What is your opinion of Mirea Eliade? What school of religious scholarship are you more inclined toward? Ninian Smart? To be fair we are dancing in a very vague area given that social sciences cannot help but collide with philosophy. It seems you are maybe inadvertently crossing over from Philosophy of Religion to Social Sciences.
On a scientific grounding we know that belief can both increase and decrease fear. We also know that many religious traditions and practices employ active attempts to unearth unconscious processes, although in some meditative techniques it could also be said that reinforcing consciousness is more of a prominent force. In every situation there is a flip side to the techniques employed. What we can say is they are important to humans and that even our everyday activities we take to be mundane adhere to much of these phenomena, such as exercise, dancing, reading a book or even going for a walk. What I see is that certain obsessions with this or that activity create a particular behavior. In Zen meditative practices deep states on concentration and focus are involved often imbued with 'mystical'/'mythical' attachment that gives a mundane activity a sense of sacred importance. In Esoteric traditions these factors are very strongly known and employed. The practicioner of "magick" knowingly performs an act so as to frame the time period with a feeling of sacred importance. In every religion there is a "cleansing" ritual. Even in everyday work there are certain rituals, although we don't focus importance upon them.
In regards to death the most extreme human experiences are often those that bring humans to the brink of death. It is in these moments that our whole neurological system does what it can to force the body to keep going. Under stress we see from modern stories films like 72 hours (or whatever it is called) and Into the Abyss. Both situations with individuals alone and under severe life-threatening stress find an inner drive, hallucinations and memories flood the mind. The climber from Into the Abyss says that a part of him died on the mountain and will never come back. If we wish to get into the psychoanalytic view of this I am pretty firmly drawn to what Carl Jung has to say (although I am not compelled by everything he said by any means.)
ps . it is a very fascinating subject! No doubt about it
I myself when I was young was brought up to believe religion caused war and that was it. Then I started to write a novel and plan things out. I was creating a lore and decided to create a religion. From there on I found myself asking a lot of questions about how I could create a fictional religion if I didn't understand what it was that religious people really believed or thought. Even back when I was 16-18 I remember licking through pages of my friends and my books about various demons, gods and mythical beasts. I knew there was something I was missing in all these stories, some connection between them because they all possessed components of each other. It became clear they were all human fantasies, and that these fantasies were important to humans and they expressed something. Jung's theory of Archetypes tapped quite clearly into this. I do believe that religious "institutions" are set up to hold sway over people through fear or false promises. I do not believe that the heart of religious practice has anything to do with the hubris of humans, but that hubris is one subject of religious practice. Fro me the heart of religion is about facing yourself stripped down naked and unashamed, it is about seeing the devil and angel within and understanding them as being the same thing. What appears, so I believe, to have happened is this form of psychological investigation (and treatment in respect to some shamanic practices) has fallen prey to its own strength. The techniques employed, over the course of time, have been taken up as beliefs rather than techniques and/or narratives to use these techniques. This is a common theme in esoteric circles too and in this area I know more about Christian mysticism and occult practices than about Islamic ones.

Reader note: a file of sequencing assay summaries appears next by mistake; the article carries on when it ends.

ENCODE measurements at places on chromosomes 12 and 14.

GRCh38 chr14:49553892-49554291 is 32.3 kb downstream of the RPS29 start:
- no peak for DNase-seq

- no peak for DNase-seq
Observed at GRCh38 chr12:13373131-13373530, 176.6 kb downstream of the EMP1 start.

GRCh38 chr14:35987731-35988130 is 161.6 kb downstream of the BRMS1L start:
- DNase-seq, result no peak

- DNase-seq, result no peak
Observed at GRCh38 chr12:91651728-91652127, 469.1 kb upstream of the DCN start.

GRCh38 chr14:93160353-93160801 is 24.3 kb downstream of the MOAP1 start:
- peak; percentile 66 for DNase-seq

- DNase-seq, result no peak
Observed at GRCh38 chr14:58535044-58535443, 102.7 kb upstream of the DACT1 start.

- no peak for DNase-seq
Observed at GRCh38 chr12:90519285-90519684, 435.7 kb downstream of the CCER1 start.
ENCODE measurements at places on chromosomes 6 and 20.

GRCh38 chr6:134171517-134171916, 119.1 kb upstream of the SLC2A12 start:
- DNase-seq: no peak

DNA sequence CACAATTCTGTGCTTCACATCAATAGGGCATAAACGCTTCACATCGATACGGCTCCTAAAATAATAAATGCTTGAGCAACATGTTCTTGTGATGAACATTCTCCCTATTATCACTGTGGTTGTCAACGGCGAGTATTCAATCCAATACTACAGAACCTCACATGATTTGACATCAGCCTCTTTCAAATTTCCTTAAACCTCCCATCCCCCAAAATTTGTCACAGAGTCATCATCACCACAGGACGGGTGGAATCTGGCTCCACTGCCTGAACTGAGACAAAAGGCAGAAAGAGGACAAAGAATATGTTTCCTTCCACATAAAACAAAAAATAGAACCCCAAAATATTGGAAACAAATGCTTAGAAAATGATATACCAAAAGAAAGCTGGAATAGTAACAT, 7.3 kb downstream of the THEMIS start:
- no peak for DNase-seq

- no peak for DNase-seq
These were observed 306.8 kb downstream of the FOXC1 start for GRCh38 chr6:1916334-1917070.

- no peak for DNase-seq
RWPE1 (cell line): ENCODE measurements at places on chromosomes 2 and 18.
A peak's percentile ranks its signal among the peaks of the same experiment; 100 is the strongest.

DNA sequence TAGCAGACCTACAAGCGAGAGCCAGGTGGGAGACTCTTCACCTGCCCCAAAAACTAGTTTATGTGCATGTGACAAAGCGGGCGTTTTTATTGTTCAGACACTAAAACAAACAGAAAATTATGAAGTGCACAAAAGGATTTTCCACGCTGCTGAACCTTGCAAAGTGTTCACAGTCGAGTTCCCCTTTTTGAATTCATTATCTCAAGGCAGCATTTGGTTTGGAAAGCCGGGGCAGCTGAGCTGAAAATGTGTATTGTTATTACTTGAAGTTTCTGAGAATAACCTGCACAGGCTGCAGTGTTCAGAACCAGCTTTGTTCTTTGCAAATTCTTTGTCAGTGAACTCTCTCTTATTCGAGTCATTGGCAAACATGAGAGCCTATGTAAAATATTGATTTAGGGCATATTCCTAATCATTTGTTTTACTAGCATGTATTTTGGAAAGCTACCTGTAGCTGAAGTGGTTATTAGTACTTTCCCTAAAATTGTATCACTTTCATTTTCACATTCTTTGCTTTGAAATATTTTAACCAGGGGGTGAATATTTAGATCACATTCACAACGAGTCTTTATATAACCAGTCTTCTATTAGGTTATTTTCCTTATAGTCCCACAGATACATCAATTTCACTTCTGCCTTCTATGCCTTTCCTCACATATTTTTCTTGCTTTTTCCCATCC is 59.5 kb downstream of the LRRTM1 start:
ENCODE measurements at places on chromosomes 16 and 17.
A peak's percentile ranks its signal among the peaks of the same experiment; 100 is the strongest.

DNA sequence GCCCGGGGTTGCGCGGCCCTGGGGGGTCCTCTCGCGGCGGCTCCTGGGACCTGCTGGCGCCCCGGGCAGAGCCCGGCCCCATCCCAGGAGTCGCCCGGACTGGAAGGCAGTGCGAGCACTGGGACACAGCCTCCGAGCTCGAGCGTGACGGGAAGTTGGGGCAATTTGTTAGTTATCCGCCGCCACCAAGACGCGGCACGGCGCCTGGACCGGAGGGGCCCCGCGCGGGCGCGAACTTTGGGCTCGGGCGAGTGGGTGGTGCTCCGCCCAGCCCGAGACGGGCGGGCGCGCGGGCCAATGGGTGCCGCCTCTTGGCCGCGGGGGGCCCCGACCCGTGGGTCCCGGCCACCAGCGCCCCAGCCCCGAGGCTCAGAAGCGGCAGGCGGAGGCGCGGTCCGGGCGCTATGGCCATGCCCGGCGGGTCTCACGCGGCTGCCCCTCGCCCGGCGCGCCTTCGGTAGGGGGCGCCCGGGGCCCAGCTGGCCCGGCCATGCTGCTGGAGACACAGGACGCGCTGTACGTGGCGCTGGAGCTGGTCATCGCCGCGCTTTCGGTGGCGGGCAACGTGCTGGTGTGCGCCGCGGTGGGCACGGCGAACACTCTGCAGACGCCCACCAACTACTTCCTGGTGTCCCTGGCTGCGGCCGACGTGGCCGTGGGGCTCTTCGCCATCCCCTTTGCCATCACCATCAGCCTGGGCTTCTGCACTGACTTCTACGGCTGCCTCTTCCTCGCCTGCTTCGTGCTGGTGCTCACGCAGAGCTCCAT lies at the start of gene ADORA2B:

I don't have a theory only an observation. No one can tell me that people the world over employing the same parallel mythos when culturally and lingually isolated means nothing at all.
People rightly say that if all the science books in the world wre destroyed they could be rewritten again in the future. In the same light, if all the religious texts in the world were destroyed and forgotten they'd never be written again word for word in the same way ... yet neither would the science books except in regard to the mathematical formula. The point being that mythos is human, and that when mythos grows in emotional power in larger and larger communities religious institutions are born. Prior to there birth it the seed from which these religious organisations must sprout. The seed is human understanding of the self and emotional investment in the world.
A long PS! I'll stop and go back to Husserl ... have fun